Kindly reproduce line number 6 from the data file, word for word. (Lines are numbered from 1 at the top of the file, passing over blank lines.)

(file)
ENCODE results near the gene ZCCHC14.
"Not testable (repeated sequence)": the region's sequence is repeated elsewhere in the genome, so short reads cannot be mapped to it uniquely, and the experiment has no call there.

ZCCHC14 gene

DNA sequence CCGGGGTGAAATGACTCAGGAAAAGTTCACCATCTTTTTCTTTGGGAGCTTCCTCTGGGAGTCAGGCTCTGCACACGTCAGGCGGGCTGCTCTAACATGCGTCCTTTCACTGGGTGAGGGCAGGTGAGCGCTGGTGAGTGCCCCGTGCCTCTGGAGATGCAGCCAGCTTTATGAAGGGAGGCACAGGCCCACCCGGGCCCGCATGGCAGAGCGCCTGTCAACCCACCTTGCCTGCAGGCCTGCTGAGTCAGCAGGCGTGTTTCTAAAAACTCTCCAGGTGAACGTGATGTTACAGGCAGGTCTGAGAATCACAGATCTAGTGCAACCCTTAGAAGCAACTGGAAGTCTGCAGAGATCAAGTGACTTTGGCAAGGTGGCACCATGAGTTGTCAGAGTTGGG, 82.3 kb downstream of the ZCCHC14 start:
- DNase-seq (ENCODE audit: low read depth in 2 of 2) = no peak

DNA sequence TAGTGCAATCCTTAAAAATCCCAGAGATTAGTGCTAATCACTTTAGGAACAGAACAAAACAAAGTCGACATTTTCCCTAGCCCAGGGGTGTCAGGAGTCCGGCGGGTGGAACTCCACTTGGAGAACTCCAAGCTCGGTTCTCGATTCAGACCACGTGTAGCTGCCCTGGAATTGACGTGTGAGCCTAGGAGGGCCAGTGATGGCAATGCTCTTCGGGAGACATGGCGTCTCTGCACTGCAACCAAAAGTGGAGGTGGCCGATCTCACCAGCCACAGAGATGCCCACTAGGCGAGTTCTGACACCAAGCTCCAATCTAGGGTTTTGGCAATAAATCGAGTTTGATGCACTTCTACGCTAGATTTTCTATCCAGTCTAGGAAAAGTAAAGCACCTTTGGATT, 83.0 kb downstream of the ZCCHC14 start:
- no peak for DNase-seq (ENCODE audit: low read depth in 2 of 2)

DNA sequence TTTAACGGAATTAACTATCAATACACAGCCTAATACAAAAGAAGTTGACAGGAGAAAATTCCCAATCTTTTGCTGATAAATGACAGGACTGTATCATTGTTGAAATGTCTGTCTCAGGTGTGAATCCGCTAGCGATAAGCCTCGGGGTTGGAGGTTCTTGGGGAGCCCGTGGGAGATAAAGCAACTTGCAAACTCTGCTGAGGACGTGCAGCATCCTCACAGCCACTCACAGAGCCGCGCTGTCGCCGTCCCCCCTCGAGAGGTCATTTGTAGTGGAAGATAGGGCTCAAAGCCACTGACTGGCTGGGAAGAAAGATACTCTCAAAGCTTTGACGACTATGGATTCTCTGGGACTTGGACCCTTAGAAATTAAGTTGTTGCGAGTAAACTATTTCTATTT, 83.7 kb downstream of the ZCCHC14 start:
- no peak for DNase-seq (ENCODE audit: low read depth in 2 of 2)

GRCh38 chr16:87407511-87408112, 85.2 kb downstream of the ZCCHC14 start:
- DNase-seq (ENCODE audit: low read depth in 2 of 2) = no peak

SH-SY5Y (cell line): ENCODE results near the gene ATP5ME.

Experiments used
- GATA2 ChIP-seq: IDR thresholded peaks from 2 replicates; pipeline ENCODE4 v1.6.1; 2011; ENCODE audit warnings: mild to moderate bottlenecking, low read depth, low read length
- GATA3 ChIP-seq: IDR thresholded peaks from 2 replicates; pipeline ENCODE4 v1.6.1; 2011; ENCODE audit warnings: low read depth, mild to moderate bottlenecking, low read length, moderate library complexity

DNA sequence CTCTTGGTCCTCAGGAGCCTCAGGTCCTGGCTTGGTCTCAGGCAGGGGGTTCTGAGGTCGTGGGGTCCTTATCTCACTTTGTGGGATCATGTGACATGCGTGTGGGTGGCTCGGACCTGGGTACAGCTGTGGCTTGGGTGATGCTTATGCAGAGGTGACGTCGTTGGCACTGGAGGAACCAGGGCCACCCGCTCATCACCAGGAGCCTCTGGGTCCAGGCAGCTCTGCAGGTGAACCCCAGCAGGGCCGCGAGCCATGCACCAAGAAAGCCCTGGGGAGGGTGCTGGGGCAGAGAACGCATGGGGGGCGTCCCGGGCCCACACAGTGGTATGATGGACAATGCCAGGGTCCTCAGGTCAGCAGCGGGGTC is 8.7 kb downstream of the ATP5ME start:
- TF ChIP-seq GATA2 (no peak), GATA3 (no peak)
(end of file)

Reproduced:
DNA sequence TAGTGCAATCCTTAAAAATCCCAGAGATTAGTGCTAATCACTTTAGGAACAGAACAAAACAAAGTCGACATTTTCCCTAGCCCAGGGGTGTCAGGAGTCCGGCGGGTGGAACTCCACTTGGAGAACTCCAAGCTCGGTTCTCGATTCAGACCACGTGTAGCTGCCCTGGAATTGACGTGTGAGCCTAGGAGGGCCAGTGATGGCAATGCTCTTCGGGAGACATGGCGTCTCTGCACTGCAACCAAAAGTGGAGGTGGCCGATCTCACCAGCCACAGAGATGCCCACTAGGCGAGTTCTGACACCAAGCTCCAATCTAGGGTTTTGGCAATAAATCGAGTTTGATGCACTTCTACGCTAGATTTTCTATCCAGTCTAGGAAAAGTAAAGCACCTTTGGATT, 83.0 kb downstream of the ZCCHC14 start: